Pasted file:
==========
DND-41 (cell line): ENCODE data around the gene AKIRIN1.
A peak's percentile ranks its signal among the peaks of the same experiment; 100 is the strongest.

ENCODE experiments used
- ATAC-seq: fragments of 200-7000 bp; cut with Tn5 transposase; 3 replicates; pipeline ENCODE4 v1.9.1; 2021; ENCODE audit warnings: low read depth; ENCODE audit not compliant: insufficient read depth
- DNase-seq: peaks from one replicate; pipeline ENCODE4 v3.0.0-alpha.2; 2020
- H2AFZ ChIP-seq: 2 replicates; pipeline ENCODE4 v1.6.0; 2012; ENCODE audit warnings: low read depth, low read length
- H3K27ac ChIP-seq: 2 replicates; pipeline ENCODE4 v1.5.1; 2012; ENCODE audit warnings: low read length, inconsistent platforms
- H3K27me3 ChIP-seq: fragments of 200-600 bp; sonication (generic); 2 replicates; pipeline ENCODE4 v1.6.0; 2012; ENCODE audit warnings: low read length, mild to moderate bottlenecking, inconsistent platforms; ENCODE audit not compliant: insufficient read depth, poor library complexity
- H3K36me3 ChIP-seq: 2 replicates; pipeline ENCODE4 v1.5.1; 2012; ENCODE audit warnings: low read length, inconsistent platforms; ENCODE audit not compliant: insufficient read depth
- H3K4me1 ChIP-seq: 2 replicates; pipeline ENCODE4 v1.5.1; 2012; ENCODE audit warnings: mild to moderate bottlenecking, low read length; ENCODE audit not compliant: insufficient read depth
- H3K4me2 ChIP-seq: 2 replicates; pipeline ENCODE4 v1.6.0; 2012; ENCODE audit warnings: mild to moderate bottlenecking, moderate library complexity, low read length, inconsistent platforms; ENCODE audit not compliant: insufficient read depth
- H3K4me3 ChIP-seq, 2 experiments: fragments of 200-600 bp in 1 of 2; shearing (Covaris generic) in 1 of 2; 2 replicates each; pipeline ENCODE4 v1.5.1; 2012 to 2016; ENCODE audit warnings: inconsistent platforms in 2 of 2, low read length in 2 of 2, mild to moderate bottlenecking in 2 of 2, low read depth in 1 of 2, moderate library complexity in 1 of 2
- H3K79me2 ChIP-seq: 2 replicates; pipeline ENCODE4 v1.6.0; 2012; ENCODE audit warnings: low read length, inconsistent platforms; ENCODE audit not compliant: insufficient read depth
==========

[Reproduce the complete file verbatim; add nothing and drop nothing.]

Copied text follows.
DND-41 (cell line): ENCODE data around the gene AKIRIN1.
A peak's percentile ranks its signal among the peaks of the same experiment; 100 is the strongest.

ENCODE experiments used
- ATAC-seq: fragments of 200-7000 bp; cut with Tn5 transposase; 3 replicates; pipeline ENCODE4 v1.9.1; 2021; ENCODE audit warnings: low read depth; ENCODE audit not compliant: insufficient read depth
- DNase-seq: peaks from one replicate; pipeline ENCODE4 v3.0.0-alpha.2; 2020
- H2AFZ ChIP-seq: 2 replicates; pipeline ENCODE4 v1.6.0; 2012; ENCODE audit warnings: low read depth, low read length
- H3K27ac ChIP-seq: 2 replicates; pipeline ENCODE4 v1.5.1; 2012; ENCODE audit warnings: low read length, inconsistent platforms
- H3K27me3 ChIP-seq: fragments of 200-600 bp; sonication (generic); 2 replicates; pipeline ENCODE4 v1.6.0; 2012; ENCODE audit warnings: low read length, mild to moderate bottlenecking, inconsistent platforms; ENCODE audit not compliant: insufficient read depth, poor library complexity
- H3K36me3 ChIP-seq: 2 replicates; pipeline ENCODE4 v1.5.1; 2012; ENCODE audit warnings: low read length, inconsistent platforms; ENCODE audit not compliant: insufficient read depth
- H3K4me1 ChIP-seq: 2 replicates; pipeline ENCODE4 v1.5.1; 2012; ENCODE audit warnings: mild to moderate bottlenecking, low read length; ENCODE audit not compliant: insufficient read depth
- H3K4me2 ChIP-seq: 2 replicates; pipeline ENCODE4 v1.6.0; 2012; ENCODE audit warnings: mild to moderate bottlenecking, moderate library complexity, low read length, inconsistent platforms; ENCODE audit not compliant: insufficient read depth
- H3K4me3 ChIP-seq, 2 experiments: fragments of 200-600 bp in 1 of 2; shearing (Covaris generic) in 1 of 2; 2 replicates each; pipeline ENCODE4 v1.5.1; 2012 to 2016; ENCODE audit warnings: inconsistent platforms in 2 of 2, low read length in 2 of 2, mild to moderate bottlenecking in 2 of 2, low read depth in 1 of 2, moderate library complexity in 1 of 2
- H3K79me2 ChIP-seq: 2 replicates; pipeline ENCODE4 v1.6.0; 2012; ENCODE audit warnings: low read length, inconsistent platforms; ENCODE audit not compliant: insufficient read depth